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*The birth of Miriam Rose is celebrated on this date in 1950. She is a Black Aboriginal Artist and Educator.
Miriam Rose Ungunmerr-Baumann was born in the bush near Daly River in 1950. She is a member of the Ngangiwumirr language group and speaks four other local languages. When she was about five years old, she was placed in the care of her aunt Nellie and uncle Attawoomba Joe, a legendary police tracker. Rose moved with her aunt and uncle to live at police stations at Adelaide River, Pine Creek, and Mataranka, where she attended government schools. While maintaining her traditional cultural education, Rose learned to "read the country" and the pages of her textbooks.
When she was about fourteen, Miriam Rose returned to Daly River and continued her education at the mission school. In 1965, Miriam Rose was baptized a Catholic. In 1968, Miriam Rose began a Teaching Assistants course at Kormilda College in Darwin and became a teacher's aide at the St. Francis Xavier mission school at Daly River. She returned to Kormilda for further study in 1971. It was during this time that she became interested in painting.
Rose developed unique imagery characterized in her acclaimed series of paintings, Australian Stations of the Cross. Her work was also recognized when she was asked to illustrate Alan Marshall's book "People of the Dreaming." As Rose's interest in painting grew, she increasingly used art to encourage children to express themselves. In 1974, the Commonwealth Government sponsored a secondment to Victoria, enabling her to work with art teachers in schools. In 1975, Rose again returned to Daly River as the Territory's first fully qualified Aboriginal teacher and, for many years, held the position of Art Consultant with the Professional Services Branch of the Northern Territory Department of Education.
During this time, she visited schools throughout the Territory to advance her commitment to including visual art in every child's education. On her return to the Daly River School in 1982, she was convinced that there was a need for more Aboriginal teachers to work among non-Aboriginal school children. She became deeply committed to ensuring that Aboriginal people had the opportunity to become qualified teachers and manage their schools.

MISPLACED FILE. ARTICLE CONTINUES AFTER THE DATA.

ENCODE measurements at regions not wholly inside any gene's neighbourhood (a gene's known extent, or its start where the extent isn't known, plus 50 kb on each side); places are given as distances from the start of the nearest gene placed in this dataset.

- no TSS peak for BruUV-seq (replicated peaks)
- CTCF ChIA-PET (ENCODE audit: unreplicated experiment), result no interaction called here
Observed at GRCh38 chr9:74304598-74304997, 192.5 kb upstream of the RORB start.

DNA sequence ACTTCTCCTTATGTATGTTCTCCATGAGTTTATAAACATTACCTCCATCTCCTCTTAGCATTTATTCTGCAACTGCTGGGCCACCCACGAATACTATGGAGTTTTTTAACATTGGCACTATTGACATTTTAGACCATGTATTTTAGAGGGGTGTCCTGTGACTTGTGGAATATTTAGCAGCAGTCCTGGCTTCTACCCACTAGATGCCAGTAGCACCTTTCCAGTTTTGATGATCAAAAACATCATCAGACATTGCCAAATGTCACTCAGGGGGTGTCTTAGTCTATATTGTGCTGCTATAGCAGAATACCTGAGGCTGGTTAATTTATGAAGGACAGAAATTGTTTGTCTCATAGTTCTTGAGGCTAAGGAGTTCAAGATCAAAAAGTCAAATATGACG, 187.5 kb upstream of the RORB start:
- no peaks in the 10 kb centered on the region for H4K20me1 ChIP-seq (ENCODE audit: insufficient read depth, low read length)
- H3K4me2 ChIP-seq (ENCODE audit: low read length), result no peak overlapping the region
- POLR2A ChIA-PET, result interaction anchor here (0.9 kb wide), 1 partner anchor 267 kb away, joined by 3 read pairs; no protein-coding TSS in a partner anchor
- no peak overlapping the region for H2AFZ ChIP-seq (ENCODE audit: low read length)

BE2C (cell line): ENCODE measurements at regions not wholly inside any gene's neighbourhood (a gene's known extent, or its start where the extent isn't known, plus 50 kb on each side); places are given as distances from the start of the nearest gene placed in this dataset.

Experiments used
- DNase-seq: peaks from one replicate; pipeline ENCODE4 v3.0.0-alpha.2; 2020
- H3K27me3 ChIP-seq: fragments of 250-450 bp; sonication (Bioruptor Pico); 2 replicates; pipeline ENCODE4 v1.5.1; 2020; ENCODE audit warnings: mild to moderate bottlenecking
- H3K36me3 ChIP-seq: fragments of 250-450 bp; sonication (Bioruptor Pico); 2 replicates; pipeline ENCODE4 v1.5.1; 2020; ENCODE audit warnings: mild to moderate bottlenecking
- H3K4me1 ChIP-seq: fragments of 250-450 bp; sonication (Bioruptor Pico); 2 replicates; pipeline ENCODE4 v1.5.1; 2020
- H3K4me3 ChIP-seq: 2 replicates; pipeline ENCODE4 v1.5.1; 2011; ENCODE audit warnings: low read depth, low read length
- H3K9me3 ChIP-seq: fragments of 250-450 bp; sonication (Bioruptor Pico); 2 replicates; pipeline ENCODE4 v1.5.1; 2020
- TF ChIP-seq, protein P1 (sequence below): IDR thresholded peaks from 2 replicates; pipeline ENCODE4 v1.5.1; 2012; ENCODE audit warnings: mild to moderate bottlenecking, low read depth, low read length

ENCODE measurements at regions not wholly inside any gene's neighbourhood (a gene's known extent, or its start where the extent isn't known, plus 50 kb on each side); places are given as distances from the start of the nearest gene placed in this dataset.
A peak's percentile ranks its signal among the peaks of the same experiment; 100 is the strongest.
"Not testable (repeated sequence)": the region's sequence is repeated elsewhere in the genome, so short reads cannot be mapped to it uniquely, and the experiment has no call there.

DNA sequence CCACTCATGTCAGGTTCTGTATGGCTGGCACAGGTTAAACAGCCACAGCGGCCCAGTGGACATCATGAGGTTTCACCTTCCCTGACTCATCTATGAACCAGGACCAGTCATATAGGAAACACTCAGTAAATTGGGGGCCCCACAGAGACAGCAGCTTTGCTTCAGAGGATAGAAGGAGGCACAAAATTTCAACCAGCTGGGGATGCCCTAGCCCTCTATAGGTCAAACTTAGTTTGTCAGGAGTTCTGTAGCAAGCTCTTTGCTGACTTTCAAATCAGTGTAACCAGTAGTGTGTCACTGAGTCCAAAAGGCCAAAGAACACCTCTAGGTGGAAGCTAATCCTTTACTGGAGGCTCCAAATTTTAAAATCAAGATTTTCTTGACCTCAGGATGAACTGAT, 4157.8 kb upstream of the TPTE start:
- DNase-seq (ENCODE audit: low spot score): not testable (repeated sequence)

Rose continues to advocate that education is a matter for the whole community and must be adapted to suit contemporary Aboriginal needs. She has shown great leadership and perseverance in meeting these objectives. For example, she encouraged other women from Daly River to study to become teachers and initiated a very successful remote area teaching education program. St. Francis Xavier School was once completely staffed and managed by Aboriginal people. Her commitment to the community is demonstrated by her role in creating the Merrepin Arts Centre to foster adult education, focusing on the visual arts.
In 1988, Rose was awarded the degree of Bachelor of Arts by Deakin University through Batchelor College. Two years later, she began training as a school principal, and in 1993 became Principal at the St. Francis Xavier School at Daly River. She was awarded a Bachelor of Education degree in 1993 by Deakin University, and in 1999 gained her Master of Education Degree with High Distinction. Her work for this degree focused on integrating traditional and western education for Aboriginal children and adults. In 1998, she was appointed a Member of the Order of Australia for her services to Aboriginal education and art and services to the Nauiyu community, having been for many years a member of the local community council for, often in the role of President.
In recognition of her outstanding service and contribution to the Northern Territory, in acknowledgment of her leadership and example in the fields of Aboriginal education and the visual arts, and for her contribution to the general community Miriam Rose was awarded an honorary doctorate from Northern Territory University. On January 25, 2021, Miriam was named the Senior Australian of the Year.
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